THE ADVENTURES OF BIFFLE & SHOOSTER (2015) – Classic comedy that you never knew existed

It’s time to answer one of cinema’s burning questions: Who the heck are Biffle & Shooster?

The raucous duo are apparently the brainchild of Hollywood producer Michael Schlesinger, who at some point must have decided he wanted to represent a comedy team from Hollywood’s Golden Age, even though Schlesinger himself wasn’t born until 1950. Thus were borne Benny Biffle (Nick Santa Maria) and Sam Shooster (Will Ryan), two crazies who owe more than a bit of their existence to Laurel & Hardy, Abbott & Costello, and probably any other double-act you can name from the post-vaudeville era.

The Adventures of Biffle & Shooster is a collection of comedy short subjects that the team supposedly filmed in the 1930’s. Schlesinger and his troupe have gone miles beyond the call of duty to give these shorts the look and feel of 1930’s programmers, complete with black-and-white cinematography (except for one short filmed in Cinecolor, the poor man’s version of 1930’s Technicolor), and old-fashioned wipes and fade-outs, as well as authentic-looking “bumpers” including B&S making a plea for the Will Rogers Institute. Also, ’30s movie buffs will be delighted by the countless inside jokes provided in the shorts.

The plotlines certainly feel 1930’s-ish enough. They don’t miss a single comedy trope of the times: comic murder mystery (“The Biffle Murder Case”); haunted mansion with crazy scientist (“Bride of Finklestein”); musical revue extravaganza (“Schmo Boat”); and finally, husband unexpectedly brings boss home for dinner, wife leaves husband in the lurch, and his partner dresses in drag to save the day (a triple-header in “Imitation of Wife”).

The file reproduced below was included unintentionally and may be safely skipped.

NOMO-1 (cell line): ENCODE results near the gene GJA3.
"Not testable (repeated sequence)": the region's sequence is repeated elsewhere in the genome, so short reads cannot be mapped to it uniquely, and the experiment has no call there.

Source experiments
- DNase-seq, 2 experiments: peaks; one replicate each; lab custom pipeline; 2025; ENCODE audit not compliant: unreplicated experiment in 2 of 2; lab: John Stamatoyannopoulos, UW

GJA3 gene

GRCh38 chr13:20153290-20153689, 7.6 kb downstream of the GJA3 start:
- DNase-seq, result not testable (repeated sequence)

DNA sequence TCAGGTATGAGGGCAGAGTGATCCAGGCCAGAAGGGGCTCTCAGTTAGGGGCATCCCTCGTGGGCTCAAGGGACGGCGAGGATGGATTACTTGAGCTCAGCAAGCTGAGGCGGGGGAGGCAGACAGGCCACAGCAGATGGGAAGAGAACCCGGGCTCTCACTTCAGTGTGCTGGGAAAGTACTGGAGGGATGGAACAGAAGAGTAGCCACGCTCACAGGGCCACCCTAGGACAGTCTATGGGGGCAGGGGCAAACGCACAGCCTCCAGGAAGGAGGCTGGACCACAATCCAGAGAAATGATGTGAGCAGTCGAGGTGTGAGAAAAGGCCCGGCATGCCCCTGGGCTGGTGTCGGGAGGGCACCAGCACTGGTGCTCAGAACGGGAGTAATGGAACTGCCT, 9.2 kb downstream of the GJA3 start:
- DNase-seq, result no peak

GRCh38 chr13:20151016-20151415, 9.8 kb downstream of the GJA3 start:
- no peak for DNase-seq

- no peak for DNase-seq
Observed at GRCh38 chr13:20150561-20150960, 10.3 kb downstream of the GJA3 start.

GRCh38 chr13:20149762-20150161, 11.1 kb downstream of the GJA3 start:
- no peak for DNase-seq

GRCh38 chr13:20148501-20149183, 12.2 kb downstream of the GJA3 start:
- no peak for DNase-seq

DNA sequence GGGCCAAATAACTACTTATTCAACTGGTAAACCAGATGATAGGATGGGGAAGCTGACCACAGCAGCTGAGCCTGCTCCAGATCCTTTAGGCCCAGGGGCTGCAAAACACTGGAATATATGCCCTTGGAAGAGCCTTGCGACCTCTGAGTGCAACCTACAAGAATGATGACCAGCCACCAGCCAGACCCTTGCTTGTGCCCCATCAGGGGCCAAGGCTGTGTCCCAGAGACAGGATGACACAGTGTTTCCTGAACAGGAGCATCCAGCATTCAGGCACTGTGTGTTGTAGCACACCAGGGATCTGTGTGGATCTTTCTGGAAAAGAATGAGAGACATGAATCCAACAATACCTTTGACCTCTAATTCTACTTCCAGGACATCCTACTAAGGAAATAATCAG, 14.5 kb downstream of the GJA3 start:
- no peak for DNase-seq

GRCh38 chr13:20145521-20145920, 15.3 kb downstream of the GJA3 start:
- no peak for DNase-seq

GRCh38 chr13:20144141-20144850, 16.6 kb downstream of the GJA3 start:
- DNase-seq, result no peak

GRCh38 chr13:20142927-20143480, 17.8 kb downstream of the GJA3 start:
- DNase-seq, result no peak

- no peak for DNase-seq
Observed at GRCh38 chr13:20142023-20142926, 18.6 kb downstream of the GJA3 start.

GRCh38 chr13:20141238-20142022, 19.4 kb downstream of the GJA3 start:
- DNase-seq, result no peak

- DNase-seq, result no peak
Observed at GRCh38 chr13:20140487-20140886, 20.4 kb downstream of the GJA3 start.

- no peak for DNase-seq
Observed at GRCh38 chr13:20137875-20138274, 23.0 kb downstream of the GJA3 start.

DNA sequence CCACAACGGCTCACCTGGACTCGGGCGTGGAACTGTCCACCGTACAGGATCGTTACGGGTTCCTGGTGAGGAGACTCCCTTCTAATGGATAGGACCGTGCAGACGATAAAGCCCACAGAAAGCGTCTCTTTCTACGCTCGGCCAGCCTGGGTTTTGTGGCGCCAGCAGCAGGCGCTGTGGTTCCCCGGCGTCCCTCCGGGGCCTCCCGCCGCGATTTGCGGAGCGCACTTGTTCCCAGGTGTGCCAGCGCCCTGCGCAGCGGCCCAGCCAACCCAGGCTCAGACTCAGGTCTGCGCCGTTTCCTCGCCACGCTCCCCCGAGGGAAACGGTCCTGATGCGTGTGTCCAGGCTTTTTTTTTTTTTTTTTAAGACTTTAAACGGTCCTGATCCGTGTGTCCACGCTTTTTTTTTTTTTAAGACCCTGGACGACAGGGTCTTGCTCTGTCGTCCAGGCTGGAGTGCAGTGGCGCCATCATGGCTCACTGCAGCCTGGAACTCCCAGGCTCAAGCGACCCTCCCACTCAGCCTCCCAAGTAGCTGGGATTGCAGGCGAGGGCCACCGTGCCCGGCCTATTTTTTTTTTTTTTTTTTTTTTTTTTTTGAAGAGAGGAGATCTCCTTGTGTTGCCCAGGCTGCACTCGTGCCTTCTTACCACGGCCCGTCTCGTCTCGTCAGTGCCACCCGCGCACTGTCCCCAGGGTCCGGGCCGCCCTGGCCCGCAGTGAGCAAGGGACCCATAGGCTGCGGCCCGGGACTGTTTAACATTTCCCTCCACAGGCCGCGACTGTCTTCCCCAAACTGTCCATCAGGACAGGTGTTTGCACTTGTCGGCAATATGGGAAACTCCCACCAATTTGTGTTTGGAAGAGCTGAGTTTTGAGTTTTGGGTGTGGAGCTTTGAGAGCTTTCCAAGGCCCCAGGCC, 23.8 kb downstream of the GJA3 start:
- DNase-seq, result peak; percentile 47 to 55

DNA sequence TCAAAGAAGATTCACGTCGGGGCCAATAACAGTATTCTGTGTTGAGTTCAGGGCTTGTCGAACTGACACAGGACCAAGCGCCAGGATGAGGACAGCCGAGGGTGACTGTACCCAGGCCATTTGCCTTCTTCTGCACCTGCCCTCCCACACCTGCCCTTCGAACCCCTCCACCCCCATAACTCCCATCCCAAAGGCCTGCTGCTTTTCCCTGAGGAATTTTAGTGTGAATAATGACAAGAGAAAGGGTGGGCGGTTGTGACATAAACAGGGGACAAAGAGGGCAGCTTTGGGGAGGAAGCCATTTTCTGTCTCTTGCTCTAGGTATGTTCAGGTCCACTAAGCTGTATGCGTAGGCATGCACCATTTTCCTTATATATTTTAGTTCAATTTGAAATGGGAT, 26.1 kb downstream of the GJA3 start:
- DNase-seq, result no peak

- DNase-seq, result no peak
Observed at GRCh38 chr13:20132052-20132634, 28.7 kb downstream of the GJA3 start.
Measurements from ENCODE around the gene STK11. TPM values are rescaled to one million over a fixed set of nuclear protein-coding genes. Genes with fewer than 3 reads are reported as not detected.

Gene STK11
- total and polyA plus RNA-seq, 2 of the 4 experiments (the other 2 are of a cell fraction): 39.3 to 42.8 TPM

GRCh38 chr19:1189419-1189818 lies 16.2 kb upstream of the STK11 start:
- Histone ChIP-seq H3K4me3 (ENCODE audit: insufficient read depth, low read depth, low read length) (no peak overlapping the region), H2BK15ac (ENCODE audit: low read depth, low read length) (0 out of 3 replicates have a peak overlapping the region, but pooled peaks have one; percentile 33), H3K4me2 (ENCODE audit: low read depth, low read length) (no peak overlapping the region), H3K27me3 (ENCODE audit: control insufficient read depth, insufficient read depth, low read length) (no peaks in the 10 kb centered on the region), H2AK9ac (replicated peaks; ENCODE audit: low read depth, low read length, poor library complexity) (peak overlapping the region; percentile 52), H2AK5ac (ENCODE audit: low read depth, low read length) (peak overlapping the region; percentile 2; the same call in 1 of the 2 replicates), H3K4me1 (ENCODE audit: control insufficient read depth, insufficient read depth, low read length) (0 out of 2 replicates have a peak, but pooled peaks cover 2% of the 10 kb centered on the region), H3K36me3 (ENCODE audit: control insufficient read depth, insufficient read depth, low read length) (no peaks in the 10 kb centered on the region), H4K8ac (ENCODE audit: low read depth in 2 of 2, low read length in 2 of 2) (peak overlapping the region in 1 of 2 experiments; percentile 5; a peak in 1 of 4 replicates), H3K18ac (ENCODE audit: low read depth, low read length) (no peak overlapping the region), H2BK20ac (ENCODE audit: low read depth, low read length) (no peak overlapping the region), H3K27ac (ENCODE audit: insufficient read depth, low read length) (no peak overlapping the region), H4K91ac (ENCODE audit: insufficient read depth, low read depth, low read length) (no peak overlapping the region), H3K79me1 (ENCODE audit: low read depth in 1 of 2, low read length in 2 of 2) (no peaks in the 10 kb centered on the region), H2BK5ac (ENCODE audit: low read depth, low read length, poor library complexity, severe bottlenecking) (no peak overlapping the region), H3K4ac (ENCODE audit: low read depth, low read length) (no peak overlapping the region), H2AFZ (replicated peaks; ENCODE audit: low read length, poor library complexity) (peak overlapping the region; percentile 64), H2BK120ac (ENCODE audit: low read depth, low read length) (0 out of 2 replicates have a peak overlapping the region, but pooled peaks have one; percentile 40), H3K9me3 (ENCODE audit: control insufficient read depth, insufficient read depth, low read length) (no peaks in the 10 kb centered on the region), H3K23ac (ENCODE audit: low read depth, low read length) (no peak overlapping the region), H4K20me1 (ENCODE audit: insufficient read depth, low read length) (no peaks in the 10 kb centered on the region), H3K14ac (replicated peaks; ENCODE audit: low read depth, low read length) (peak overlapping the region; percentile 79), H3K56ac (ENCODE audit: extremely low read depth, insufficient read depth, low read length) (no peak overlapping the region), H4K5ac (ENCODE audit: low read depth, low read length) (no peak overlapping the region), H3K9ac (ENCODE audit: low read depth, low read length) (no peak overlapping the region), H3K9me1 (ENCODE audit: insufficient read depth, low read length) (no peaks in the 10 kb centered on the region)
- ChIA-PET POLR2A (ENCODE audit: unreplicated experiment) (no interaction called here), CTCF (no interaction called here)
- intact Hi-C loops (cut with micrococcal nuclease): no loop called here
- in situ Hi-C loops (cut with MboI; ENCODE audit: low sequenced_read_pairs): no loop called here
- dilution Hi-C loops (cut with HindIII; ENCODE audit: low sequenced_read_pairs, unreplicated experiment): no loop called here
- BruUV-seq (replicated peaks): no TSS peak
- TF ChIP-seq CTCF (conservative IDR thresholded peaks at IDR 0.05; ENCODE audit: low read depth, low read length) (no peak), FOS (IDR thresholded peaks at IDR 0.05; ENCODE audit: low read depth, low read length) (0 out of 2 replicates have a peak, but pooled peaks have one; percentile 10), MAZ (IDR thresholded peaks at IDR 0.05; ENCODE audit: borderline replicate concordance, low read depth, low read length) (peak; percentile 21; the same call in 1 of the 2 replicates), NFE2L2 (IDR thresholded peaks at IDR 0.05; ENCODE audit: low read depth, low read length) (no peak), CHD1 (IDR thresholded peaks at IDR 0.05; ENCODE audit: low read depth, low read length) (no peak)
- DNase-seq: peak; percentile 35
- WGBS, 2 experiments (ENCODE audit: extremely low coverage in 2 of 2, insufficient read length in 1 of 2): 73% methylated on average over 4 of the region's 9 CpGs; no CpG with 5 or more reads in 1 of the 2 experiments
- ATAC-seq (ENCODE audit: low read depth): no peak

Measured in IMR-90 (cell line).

All of this is put over most effectively by a very eager-to-please cast that is in on the jokes, not the least of which are the two leads. Will Ryan is a most effective straight man (and charming musician, in several gratuitous musical numbers). And Nick Santa Maria, as the situation calls for, mugs gleefully in a style not seen since the salad days of Jerry Lewis.

Anyone who has ever wished that comedy would return to the old days when comedians actually worked to get a laugh will bask in this nostalgic piece of hilarity. And I can’t help but think that kids will be laughing themselves silly at these shorts, which could provide their film-buff parents with a pipeline to introduce their kiddies to the style of old-fashioned comedy.

(Oh, and be sure to look for the surprise appearances from acclaimed actor Robert Forster, and a very funny two-line bit from “cult” character actor Dick Miller.)

The Adventures of Biff & Shooster is available for rental on YouTube, Amazon Prime, and Apple TV. Spring for the rental, bub — you’ll thank me later.


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